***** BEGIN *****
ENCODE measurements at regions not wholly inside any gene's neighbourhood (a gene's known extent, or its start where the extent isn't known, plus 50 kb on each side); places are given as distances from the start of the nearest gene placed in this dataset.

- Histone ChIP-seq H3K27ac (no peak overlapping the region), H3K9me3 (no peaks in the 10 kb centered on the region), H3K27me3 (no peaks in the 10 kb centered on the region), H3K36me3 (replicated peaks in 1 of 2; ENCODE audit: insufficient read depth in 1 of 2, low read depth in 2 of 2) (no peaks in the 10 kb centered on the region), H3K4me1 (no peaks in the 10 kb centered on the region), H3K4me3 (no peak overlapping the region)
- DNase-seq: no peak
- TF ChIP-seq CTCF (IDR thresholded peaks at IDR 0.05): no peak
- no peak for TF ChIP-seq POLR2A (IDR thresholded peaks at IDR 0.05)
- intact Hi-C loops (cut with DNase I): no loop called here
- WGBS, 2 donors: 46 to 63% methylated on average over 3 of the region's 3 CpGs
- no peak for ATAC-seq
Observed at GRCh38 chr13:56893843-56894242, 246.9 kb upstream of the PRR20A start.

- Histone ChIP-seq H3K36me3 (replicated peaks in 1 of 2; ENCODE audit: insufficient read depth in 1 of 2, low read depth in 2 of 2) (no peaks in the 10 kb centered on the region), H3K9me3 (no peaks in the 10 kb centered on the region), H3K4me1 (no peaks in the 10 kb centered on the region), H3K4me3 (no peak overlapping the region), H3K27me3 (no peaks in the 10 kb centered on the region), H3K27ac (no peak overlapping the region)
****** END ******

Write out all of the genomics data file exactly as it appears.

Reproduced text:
ENCODE measurements at regions not wholly inside any gene's neighbourhood (a gene's known extent, or its start where the extent isn't known, plus 50 kb on each side); places are given as distances from the start of the nearest gene placed in this dataset.

- Histone ChIP-seq H3K27ac (no peak overlapping the region), H3K9me3 (no peaks in the 10 kb centered on the region), H3K27me3 (no peaks in the 10 kb centered on the region), H3K36me3 (replicated peaks in 1 of 2; ENCODE audit: insufficient read depth in 1 of 2, low read depth in 2 of 2) (no peaks in the 10 kb centered on the region), H3K4me1 (no peaks in the 10 kb centered on the region), H3K4me3 (no peak overlapping the region)
- DNase-seq: no peak
- TF ChIP-seq CTCF (IDR thresholded peaks at IDR 0.05): no peak
- no peak for TF ChIP-seq POLR2A (IDR thresholded peaks at IDR 0.05)
- intact Hi-C loops (cut with DNase I): no loop called here
- WGBS, 2 donors: 46 to 63% methylated on average over 3 of the region's 3 CpGs
- no peak for ATAC-seq
Observed at GRCh38 chr13:56893843-56894242, 246.9 kb upstream of the PRR20A start.

- Histone ChIP-seq H3K36me3 (replicated peaks in 1 of 2; ENCODE audit: insufficient read depth in 1 of 2, low read depth in 2 of 2) (no peaks in the 10 kb centered on the region), H3K9me3 (no peaks in the 10 kb centered on the region), H3K4me1 (no peaks in the 10 kb centered on the region), H3K4me3 (no peak overlapping the region), H3K27me3 (no peaks in the 10 kb centered on the region), H3K27ac (no peak overlapping the region)